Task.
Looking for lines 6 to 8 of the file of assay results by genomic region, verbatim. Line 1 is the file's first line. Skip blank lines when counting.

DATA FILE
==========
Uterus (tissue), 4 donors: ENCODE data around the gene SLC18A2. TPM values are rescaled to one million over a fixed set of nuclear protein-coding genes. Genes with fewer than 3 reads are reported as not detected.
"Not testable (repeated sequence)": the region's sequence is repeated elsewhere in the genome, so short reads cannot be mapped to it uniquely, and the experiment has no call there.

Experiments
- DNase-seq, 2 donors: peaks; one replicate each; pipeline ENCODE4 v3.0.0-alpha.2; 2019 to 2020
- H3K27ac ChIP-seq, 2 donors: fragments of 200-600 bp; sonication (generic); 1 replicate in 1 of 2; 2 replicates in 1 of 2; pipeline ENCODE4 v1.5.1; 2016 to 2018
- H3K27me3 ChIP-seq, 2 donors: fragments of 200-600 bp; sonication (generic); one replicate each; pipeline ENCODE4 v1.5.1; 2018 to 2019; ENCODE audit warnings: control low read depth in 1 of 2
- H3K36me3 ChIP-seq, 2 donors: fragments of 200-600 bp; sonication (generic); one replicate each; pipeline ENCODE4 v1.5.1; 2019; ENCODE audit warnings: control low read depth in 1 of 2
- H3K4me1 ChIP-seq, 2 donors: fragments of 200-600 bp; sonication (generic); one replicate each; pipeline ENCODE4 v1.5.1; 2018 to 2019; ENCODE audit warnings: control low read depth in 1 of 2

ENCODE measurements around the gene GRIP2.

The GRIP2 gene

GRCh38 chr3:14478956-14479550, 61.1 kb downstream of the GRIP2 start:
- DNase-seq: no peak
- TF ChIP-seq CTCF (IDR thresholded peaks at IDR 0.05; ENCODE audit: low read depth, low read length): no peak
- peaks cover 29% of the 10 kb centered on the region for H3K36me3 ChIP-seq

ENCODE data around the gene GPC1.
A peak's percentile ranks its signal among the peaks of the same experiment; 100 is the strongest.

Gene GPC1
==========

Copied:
- H3K27me3 ChIP-seq, 2 donors: fragments of 200-600 bp; sonication (generic); one replicate each; pipeline ENCODE4 v1.5.1; 2018 to 2019; ENCODE audit warnings: control low read depth in 1 of 2
- H3K36me3 ChIP-seq, 2 donors: fragments of 200-600 bp; sonication (generic); one replicate each; pipeline ENCODE4 v1.5.1; 2019; ENCODE audit warnings: control low read depth in 1 of 2
- H3K4me1 ChIP-seq, 2 donors: fragments of 200-600 bp; sonication (generic); one replicate each; pipeline ENCODE4 v1.5.1; 2018 to 2019; ENCODE audit warnings: control low read depth in 1 of 2